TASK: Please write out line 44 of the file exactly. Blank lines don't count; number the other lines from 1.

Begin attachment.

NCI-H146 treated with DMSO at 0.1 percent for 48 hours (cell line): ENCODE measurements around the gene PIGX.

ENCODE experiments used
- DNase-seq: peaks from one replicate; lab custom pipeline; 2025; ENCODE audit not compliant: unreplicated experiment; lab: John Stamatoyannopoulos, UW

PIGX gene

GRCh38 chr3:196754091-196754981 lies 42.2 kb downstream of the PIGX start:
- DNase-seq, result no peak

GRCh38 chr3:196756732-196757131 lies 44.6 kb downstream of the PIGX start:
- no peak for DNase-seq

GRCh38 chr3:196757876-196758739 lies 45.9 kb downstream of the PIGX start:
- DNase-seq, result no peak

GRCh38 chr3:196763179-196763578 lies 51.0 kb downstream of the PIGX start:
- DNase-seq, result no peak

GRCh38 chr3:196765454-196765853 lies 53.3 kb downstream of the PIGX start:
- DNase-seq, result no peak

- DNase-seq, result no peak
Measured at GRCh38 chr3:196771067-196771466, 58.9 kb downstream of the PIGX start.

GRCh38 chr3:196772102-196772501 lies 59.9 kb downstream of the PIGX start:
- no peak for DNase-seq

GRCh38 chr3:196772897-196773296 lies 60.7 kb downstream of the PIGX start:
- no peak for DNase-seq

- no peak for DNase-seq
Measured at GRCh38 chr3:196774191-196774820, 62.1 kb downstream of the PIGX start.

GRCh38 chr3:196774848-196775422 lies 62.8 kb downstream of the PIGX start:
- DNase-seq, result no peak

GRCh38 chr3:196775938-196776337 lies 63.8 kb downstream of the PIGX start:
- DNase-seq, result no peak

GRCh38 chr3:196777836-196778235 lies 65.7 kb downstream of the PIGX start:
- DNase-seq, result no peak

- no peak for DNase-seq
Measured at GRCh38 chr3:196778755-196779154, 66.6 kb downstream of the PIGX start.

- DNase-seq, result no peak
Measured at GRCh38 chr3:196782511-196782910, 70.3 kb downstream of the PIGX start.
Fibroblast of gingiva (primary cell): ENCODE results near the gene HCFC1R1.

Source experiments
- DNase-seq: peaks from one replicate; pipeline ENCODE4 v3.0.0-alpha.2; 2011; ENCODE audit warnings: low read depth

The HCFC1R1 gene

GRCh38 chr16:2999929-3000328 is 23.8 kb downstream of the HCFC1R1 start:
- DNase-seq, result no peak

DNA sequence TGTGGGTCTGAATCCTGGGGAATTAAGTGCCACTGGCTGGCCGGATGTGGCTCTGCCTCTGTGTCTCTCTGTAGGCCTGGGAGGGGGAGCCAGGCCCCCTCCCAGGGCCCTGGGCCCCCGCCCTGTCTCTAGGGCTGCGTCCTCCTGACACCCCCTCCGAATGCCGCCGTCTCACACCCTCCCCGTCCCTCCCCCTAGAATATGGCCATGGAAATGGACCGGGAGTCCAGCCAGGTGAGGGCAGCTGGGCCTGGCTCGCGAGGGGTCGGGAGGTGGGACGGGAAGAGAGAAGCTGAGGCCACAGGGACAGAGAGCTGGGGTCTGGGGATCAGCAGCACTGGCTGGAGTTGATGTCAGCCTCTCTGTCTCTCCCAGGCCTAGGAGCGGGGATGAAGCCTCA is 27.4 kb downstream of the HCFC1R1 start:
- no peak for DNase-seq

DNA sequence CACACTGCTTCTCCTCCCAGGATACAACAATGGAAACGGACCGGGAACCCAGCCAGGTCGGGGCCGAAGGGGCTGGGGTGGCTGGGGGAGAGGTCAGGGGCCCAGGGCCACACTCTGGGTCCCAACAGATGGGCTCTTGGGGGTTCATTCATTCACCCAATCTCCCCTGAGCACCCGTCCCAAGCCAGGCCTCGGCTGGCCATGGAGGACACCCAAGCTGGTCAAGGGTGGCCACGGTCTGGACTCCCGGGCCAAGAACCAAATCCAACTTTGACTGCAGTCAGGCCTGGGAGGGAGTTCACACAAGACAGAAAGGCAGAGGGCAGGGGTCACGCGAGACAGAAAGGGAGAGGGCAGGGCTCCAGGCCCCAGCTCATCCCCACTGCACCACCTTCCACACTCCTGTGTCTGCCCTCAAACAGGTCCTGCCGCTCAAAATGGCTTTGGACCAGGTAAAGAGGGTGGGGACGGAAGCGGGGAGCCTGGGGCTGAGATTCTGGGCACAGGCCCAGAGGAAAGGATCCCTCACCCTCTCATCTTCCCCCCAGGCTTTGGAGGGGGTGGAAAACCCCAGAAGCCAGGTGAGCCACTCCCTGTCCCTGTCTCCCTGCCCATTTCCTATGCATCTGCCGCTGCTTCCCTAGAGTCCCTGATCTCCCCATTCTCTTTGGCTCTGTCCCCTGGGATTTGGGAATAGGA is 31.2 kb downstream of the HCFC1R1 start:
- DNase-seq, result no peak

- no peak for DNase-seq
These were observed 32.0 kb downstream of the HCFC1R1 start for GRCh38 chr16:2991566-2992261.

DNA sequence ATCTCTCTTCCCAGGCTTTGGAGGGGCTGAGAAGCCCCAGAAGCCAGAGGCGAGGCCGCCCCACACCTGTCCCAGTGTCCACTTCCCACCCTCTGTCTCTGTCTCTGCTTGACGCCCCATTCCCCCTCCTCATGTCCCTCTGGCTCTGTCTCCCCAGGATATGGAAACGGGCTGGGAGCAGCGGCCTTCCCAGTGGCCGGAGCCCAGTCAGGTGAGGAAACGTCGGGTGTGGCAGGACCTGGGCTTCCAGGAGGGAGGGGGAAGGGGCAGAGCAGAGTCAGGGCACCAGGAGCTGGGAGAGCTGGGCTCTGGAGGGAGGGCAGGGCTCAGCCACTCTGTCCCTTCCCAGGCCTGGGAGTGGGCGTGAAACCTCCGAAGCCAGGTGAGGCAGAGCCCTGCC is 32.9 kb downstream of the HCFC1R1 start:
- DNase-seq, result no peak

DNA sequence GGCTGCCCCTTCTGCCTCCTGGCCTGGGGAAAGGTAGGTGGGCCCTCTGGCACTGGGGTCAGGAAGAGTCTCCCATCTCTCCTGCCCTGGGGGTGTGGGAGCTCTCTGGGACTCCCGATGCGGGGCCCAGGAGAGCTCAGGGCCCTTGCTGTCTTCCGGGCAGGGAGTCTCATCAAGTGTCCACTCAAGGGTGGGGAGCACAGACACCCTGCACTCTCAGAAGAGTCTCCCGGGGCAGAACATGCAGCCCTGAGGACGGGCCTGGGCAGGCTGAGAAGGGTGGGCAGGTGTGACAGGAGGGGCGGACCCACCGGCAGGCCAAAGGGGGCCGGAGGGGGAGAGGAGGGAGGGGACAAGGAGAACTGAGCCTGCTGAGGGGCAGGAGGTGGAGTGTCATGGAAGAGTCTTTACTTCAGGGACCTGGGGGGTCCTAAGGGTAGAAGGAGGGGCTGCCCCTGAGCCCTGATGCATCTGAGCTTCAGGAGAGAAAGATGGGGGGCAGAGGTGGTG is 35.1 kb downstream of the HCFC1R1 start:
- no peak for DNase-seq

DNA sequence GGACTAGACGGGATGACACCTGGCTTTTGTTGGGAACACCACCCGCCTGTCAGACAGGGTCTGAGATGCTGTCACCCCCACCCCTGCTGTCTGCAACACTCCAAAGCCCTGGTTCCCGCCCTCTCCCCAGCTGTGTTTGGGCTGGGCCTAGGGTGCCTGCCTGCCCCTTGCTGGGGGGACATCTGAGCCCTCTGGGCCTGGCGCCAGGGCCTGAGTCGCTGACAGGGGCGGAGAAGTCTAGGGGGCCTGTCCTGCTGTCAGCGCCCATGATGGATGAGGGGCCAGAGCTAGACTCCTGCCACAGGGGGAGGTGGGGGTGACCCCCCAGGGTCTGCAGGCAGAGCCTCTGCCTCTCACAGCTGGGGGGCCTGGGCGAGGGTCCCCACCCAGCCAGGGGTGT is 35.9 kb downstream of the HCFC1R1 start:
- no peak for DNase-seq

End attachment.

These were observed 32.0 kb downstream of the HCFC1R1 start for GRCh38 chr16:2991566-2992261.